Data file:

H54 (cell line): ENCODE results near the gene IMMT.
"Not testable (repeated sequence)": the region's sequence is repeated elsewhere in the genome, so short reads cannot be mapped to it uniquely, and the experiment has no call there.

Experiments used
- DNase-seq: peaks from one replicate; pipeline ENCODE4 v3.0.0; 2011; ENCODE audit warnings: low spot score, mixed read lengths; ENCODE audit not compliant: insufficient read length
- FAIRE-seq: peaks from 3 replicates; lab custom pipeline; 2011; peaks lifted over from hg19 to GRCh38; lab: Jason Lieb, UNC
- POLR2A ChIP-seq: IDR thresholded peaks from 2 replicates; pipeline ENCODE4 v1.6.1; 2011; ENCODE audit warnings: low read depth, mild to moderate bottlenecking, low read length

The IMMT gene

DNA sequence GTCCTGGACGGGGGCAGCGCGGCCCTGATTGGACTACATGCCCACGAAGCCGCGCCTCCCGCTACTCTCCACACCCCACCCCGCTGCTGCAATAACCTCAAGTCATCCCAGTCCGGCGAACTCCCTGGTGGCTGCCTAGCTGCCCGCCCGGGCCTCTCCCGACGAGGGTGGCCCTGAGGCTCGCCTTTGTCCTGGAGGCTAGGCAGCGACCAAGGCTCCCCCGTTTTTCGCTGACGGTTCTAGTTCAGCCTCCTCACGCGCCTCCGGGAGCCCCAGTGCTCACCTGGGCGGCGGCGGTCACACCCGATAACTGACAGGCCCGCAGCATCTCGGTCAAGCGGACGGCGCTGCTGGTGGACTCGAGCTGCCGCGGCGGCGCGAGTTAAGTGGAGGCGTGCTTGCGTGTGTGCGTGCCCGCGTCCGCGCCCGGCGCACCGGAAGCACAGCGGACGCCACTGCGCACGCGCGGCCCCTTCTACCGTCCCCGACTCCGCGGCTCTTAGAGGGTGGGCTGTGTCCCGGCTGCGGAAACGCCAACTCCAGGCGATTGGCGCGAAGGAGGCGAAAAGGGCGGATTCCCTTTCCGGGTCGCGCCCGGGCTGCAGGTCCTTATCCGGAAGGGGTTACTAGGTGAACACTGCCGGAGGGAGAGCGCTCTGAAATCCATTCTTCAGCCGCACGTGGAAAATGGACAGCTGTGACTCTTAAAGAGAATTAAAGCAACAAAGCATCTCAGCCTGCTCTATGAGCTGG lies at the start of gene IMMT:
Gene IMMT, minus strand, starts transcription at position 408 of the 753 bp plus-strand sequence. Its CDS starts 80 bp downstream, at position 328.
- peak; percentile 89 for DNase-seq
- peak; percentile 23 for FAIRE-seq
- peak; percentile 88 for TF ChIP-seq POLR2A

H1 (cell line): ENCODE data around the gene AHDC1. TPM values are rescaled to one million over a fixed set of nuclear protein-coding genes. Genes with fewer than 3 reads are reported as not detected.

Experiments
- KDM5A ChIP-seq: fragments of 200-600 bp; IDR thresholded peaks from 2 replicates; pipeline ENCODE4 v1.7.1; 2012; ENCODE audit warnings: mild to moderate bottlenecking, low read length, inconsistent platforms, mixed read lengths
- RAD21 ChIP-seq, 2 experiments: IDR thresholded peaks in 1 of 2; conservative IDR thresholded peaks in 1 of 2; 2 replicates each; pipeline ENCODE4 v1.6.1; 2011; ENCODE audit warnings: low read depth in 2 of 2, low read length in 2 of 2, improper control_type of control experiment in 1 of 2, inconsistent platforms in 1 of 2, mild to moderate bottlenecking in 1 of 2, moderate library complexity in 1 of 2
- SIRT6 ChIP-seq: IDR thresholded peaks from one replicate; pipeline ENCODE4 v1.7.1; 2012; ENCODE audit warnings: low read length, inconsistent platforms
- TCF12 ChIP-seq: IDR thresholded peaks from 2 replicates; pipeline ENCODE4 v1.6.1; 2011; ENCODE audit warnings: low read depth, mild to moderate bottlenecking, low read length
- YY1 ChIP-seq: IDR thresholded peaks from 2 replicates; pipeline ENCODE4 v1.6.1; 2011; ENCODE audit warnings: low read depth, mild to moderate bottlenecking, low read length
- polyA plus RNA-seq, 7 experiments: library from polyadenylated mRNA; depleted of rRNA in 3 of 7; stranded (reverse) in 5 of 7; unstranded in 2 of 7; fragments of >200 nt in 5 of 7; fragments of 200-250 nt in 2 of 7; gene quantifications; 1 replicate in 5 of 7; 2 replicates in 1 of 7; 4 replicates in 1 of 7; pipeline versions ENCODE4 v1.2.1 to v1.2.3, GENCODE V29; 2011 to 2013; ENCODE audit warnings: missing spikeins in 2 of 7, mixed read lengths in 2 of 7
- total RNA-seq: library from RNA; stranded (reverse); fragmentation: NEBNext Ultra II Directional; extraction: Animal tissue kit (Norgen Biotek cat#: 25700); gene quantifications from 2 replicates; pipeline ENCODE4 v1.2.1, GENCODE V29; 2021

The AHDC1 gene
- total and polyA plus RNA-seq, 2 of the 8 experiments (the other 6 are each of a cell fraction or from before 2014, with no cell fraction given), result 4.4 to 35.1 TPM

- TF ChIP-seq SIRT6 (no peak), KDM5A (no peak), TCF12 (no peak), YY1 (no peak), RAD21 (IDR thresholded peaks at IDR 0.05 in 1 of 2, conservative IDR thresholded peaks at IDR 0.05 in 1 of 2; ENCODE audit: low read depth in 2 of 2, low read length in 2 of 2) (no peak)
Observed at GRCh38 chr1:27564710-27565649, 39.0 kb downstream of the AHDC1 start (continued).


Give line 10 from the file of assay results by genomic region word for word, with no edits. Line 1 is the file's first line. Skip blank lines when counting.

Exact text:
- peak; percentile 89 for DNase-seq